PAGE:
Dogme And Emergent Language Theory Influence Classroom Practice?

How could Dogme and Emergent Language theories influence classroom practice?

Dogme and Emergent Language theories both challenge the traditional teaching methods. A Dogme theory approaches teaching from a ‘materials light’ perspective, with very little to none of the classroom activities coming from a textbook or syllabus (Boyadzhieva, 2014, p. 783). The idea is to get the students’ to become autonomous learners and for them to come to the classroom with their own set of objectives. All tasks are interactional and collaboratively, thus making it crucial that all language used be authentic and meaningful, to cater for its communicative purpose. Emergent theories adopt the same communicative approach, that argue that in the real-world by using
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18). Dogme teaching is strongly learner-focused, by building its input around the student’s growing and developing needs and abilities. Similarly, Emergent Language theories adopt the same bottom-up approach that argue that language learning is a process where language emerges through the use of conversation or speaking. It’s very different to the traditional view, as it places a minimal focus on the use of a textbook/workbook to acquire language. Thus, making language the way it is because of the way it has been used, therefore through the practical use of language, the leaners take notice of what is being said and an understanding …show more content…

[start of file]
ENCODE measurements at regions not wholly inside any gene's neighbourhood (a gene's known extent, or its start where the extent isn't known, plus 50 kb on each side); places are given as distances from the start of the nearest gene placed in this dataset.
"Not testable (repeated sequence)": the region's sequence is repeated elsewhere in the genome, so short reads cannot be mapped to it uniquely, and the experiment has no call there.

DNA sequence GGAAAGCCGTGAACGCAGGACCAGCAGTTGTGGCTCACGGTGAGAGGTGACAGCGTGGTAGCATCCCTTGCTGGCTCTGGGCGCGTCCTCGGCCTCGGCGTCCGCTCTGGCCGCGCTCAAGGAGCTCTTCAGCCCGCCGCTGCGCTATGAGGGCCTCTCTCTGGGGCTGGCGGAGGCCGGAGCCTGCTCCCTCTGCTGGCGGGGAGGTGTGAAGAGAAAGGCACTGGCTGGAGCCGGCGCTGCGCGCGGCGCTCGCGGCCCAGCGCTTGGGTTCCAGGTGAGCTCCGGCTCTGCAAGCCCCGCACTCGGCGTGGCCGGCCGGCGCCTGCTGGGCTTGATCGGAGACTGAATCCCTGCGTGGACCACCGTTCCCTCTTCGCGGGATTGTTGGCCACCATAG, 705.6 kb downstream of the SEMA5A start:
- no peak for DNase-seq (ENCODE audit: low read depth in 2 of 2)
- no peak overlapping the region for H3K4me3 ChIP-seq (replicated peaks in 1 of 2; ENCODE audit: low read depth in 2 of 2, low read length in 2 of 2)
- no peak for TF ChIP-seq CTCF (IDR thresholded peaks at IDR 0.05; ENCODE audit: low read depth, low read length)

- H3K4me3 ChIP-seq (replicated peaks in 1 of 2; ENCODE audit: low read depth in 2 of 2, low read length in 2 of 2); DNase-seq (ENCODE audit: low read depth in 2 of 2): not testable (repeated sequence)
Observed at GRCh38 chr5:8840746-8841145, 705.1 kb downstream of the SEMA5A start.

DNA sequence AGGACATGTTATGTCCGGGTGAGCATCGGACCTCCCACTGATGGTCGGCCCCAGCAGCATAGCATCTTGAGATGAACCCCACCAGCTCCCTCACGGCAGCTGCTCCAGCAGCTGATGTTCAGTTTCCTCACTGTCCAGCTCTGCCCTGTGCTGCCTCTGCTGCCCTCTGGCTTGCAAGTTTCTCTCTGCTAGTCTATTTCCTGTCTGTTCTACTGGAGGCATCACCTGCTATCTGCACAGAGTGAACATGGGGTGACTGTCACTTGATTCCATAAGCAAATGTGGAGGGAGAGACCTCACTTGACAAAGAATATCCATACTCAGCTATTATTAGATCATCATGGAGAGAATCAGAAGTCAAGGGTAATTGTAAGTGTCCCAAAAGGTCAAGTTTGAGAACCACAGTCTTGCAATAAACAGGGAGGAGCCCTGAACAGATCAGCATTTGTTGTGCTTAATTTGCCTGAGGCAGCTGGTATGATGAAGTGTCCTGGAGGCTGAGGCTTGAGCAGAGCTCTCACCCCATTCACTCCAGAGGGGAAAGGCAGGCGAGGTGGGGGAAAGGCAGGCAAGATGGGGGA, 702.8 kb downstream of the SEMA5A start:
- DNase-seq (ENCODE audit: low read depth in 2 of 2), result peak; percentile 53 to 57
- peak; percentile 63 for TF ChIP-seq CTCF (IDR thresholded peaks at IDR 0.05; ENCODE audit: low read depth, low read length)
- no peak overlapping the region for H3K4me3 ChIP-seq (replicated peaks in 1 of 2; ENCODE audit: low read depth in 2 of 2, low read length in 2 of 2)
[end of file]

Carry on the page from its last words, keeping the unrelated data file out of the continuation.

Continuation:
Tasks in this approach are activities in which the primary focus is on meaning, there is some kind of information gap, where learners are required to use their own linguistic and non-linguistic resources, which will ultimately produce an outcome that displays the use of language (Richards, 2013, p. 17). Classroom activities are therefore constructed around the students’ need to use specific interactional strategies and may also require the use of specific types of language such as skills, grammar and vocabulary. Through this the students are producing language, even though it may not be right, the teacher can encourage the release of the language then help fill in the gaps. There is no pre-determined grammatical syllabus and the goals are to develop general language ability, rather than the ability to use language in specific contexts and for specific purposes (Boyadzhieva, 2014, p.

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